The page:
By Richard Edmondson
Mordechai Vanunu, the whistle blower who exposed Israel’s nuclear weapons program, is regarded as a hero by much of the world. Recently, however, Vanunu was somewhat crudely disparaged in an article published at the Jewish newspaper, The Algemeiner.
In a commentary published October 10, writer Josephine Bacon calls Vanunu “a pathetic little shrimp of a man” and a “traitor” to Israel, in a piece in which she takes the BBC to task for its airing of an interview with Peter Hounam.
Hounam is the Sunday Times reporter who broke Vanunu’s story back in 1986. He was interviewed by the BBC program ‘Witness’ in a segment which aired October 4. Bacon believes the program was unfair to Israel and that the BBC’s motive in airing it was to “tar” the Jewish state and Iran “with the same nuclear brush.” She says she listened to it “with apprehension, having a horrible suspicion as to why they were dragging it up now.”
Bacon in fact was so upset she felt prompted to write a letter to the BBC, which she quotes in full. Here is an excerpt:
“Hounam says he first met Vanunu in Sidney, Australia, but does not explain what either of them were doing there. There was no mention of John Knight, the Australian vicar who befriended Vanunu, delivered him to Hounam and converted him to Christianity. What was Vanunu’s real motive? Nothing to do with ‘Israel’s treatment of the Palestinians.’ Vanunu is a pathetic little shrimp of a man who had failed all his exams and whoever hired him for a job in Dimona must have been insane – or bribed by someone, and he, the hirer, is the real villain of the piece.”
Vanunu’s conversion to Christianity is also mentioned earlier in the letter—almost as if Bacon has as much of an ax to grind over his religious faith as with his having made public Israel’s nuclear secrets. Does the thought of Jews converting to Christianity rankle Bacon, and is that perhaps why she detests Vanunu so much?
Bacon also quotes the BBC’s reply, in which the writer, Dejan Calovski, of Audience Relations, informs her that Hounam was interviewed because “Vanunu’s revelations, and the events surrounding them, are a part of contemporary history—and that’s the remit of the programme. Another reason the topic was explored is that people are talking about Iran’s (and Israel’s) nuclear capabilities at the moment and these events seems (sic) to resonate with the present debate.”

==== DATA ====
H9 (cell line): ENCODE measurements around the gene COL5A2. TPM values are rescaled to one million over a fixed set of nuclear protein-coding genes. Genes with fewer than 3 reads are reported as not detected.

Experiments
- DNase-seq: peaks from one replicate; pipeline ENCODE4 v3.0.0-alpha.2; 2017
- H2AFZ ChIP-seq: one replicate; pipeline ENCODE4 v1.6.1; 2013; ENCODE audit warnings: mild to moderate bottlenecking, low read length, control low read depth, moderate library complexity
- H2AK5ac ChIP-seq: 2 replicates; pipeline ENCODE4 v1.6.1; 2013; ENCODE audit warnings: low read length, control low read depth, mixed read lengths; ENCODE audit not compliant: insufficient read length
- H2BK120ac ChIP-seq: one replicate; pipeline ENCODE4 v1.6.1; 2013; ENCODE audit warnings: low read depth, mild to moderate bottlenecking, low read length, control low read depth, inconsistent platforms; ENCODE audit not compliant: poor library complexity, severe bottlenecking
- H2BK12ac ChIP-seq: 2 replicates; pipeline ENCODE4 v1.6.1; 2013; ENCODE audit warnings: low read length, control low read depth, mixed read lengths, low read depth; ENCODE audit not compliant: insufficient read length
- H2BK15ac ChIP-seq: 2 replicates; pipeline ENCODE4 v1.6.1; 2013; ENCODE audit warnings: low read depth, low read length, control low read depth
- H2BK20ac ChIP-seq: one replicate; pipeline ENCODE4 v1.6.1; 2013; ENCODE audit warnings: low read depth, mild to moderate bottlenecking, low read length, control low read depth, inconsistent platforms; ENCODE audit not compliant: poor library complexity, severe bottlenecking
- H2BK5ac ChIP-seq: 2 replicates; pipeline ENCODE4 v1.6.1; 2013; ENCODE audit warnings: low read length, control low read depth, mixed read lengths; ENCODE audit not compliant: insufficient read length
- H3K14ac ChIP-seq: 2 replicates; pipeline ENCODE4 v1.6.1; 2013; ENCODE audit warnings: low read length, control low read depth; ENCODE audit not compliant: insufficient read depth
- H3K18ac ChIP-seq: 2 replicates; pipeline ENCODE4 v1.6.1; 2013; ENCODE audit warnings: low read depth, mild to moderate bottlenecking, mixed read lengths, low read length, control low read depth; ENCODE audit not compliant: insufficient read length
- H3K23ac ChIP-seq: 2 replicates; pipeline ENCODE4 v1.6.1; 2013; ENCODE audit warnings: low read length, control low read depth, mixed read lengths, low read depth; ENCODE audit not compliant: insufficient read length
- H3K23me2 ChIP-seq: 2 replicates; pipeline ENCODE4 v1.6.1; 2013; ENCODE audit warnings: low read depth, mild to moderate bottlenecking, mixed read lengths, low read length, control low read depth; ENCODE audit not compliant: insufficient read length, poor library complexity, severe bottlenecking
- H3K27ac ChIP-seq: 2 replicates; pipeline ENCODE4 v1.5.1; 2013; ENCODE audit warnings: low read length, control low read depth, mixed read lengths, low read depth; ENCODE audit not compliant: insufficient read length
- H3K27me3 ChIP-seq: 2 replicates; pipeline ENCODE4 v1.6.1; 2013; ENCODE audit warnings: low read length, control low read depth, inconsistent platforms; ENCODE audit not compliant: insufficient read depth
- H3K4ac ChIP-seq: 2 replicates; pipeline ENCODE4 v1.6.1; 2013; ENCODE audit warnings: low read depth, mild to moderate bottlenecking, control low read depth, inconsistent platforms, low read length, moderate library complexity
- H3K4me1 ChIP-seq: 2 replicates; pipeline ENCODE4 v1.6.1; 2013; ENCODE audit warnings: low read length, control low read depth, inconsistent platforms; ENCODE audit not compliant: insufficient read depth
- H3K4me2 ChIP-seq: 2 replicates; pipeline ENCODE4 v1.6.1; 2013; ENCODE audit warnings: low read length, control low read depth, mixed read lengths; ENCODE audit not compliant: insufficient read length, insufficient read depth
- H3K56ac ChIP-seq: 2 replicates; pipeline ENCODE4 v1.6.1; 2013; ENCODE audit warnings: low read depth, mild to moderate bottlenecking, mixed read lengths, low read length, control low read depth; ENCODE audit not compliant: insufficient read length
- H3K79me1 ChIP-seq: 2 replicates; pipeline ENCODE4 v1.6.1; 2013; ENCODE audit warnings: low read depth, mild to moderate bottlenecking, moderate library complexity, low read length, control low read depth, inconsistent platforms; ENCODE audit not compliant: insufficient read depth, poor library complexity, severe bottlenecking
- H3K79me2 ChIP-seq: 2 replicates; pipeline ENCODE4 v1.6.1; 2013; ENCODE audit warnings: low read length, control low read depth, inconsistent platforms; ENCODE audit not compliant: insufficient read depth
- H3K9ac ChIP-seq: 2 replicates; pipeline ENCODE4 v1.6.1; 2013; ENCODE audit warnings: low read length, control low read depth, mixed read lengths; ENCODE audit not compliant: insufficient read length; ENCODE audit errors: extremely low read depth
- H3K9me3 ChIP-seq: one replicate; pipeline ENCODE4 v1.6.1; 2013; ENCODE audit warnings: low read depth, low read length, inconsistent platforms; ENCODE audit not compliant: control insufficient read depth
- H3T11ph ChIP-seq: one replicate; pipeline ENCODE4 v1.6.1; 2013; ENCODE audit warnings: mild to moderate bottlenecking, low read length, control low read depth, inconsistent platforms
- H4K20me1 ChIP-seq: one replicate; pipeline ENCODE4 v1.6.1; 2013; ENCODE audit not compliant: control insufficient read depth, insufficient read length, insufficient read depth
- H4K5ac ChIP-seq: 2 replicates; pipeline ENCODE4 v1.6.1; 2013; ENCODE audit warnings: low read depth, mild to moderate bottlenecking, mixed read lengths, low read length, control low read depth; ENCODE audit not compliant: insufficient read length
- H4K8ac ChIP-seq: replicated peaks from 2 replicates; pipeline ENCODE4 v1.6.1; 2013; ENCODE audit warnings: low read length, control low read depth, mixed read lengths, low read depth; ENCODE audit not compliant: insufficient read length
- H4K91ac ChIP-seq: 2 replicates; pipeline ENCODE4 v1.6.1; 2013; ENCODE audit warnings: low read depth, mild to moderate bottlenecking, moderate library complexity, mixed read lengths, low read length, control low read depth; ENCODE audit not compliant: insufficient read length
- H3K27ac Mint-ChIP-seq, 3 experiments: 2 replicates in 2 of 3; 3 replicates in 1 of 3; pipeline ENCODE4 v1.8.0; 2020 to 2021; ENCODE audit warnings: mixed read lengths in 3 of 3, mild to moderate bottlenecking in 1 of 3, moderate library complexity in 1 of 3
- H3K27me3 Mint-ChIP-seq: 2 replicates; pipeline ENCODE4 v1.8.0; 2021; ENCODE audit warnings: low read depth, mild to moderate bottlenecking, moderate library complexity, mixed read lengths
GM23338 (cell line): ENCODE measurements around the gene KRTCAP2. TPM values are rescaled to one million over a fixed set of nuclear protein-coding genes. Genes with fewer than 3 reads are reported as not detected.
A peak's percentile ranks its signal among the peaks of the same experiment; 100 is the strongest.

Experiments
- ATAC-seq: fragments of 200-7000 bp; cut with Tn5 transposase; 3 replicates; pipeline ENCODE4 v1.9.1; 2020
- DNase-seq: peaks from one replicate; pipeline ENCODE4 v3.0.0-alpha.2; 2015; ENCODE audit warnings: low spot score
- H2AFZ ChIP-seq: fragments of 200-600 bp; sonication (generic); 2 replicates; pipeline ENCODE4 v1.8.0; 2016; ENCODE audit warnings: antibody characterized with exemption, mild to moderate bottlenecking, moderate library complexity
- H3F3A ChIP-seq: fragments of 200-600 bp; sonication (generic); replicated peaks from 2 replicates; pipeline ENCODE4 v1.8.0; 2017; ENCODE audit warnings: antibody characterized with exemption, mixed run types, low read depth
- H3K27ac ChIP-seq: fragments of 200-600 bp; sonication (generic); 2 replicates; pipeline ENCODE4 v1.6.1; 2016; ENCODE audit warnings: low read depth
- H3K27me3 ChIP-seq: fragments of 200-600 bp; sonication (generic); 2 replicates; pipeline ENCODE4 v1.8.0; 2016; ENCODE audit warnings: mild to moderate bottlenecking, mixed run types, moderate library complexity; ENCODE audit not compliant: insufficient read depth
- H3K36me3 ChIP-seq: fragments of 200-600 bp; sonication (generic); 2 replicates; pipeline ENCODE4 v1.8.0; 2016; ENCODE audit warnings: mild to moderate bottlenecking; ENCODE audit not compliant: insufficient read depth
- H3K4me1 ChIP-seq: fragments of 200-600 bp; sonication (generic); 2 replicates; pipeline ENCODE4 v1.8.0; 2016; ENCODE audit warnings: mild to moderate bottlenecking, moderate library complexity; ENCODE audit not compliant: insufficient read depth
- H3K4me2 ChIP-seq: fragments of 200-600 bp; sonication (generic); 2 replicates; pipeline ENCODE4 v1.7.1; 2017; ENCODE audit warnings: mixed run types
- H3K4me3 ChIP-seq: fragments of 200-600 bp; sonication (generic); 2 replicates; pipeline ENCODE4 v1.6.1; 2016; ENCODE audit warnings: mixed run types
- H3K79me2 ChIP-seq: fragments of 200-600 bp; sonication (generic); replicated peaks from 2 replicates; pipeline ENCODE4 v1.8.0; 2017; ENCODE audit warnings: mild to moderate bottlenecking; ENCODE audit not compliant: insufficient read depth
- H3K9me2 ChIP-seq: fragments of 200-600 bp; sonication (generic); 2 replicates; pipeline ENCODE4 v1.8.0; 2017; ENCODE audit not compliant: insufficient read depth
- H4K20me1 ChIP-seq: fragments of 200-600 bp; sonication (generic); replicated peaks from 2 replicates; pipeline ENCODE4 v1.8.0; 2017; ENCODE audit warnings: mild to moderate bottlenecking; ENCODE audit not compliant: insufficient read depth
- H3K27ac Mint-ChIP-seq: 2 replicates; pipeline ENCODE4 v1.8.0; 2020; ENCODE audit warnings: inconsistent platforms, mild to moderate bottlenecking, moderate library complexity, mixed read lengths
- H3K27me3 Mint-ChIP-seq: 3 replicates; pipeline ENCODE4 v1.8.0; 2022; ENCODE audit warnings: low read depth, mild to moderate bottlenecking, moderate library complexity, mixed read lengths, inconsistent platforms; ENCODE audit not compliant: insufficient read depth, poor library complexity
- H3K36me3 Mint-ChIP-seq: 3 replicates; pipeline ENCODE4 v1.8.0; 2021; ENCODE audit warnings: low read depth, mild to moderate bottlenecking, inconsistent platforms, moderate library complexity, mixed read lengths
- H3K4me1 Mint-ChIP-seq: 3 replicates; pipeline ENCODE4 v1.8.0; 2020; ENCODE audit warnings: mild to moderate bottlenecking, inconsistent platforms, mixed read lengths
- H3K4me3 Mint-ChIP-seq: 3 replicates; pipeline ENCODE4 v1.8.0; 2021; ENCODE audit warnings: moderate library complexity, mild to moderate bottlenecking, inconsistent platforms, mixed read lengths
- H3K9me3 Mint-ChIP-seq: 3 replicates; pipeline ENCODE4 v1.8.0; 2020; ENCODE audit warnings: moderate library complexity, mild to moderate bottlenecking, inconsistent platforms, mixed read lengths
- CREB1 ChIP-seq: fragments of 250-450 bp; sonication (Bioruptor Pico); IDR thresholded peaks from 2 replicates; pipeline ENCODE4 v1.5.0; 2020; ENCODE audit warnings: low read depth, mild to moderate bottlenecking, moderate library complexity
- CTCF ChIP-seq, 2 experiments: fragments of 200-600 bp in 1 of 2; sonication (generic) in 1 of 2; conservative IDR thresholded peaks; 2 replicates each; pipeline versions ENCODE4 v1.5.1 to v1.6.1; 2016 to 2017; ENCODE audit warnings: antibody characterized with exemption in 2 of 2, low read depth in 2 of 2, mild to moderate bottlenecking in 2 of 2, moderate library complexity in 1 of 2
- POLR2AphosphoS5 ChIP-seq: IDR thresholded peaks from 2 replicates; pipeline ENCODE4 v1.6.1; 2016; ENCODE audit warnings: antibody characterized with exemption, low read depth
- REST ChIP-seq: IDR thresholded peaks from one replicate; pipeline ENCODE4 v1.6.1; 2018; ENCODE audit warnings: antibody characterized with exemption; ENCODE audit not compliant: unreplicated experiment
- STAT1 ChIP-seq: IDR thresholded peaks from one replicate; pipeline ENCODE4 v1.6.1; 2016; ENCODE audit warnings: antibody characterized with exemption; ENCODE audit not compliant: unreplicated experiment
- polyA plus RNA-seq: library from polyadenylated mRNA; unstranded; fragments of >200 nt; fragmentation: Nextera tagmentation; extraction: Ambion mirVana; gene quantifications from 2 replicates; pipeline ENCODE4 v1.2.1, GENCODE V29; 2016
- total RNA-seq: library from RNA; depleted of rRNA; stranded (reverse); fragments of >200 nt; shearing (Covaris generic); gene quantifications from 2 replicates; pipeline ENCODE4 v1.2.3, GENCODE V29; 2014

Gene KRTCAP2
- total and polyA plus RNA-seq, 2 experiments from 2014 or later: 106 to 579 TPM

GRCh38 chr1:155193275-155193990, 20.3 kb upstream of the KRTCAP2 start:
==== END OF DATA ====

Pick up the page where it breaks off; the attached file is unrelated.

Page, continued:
Bacon’s displeasure with the BBC is ironic given the severe criticism the British broadcaster has come under recently for its lopsided, pro-Israel coverage of the Palestine-Israeli conflict (see here, here, here, here, and here). Back in August it even censored, from its one of its BBC Proms programs, a comment by Nigel Kennedy in which the famed violinist made a passing reference to Israeli “apartheid.” So it’s perhaps a bit surprising that an ardent Israel supporter would take bilious aim at such a devoted friend of the Jewish state, but I guess some people just like having something to complain about.
Bacon closes her piece by commenting that Vanunu “was released from prison on several conditions, which he constantly breaks,” and bemoaning the “blind eye” turned upon these alleged violations by Israeli authorities. What she fails to mention is that Vanunu in reality is still a prisoner of Israel. After serving 18 years in an Israeli prison, including more than 11 in solitary confinement, the nuclear whistle blower was finally released in 2004. Since then he has repeatedly sought to leave the Jewish state, only to have his requests denied. They refuse to allow him to leave.